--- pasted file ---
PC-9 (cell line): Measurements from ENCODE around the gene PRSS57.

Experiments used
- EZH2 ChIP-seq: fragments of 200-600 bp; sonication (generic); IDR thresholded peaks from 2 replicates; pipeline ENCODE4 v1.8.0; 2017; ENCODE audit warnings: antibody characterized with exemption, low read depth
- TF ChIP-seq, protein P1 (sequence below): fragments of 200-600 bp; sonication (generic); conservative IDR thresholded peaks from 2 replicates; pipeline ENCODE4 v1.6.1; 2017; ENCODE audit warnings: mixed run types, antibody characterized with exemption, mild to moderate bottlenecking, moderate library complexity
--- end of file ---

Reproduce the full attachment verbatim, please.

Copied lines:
PC-9 (cell line): Measurements from ENCODE around the gene PRSS57.

Experiments used
- EZH2 ChIP-seq: fragments of 200-600 bp; sonication (generic); IDR thresholded peaks from 2 replicates; pipeline ENCODE4 v1.8.0; 2017; ENCODE audit warnings: antibody characterized with exemption, low read depth
- TF ChIP-seq, protein P1 (sequence below): fragments of 200-600 bp; sonication (generic); conservative IDR thresholded peaks from 2 replicates; pipeline ENCODE4 v1.6.1; 2017; ENCODE audit warnings: mixed run types, antibody characterized with exemption, mild to moderate bottlenecking, moderate library complexity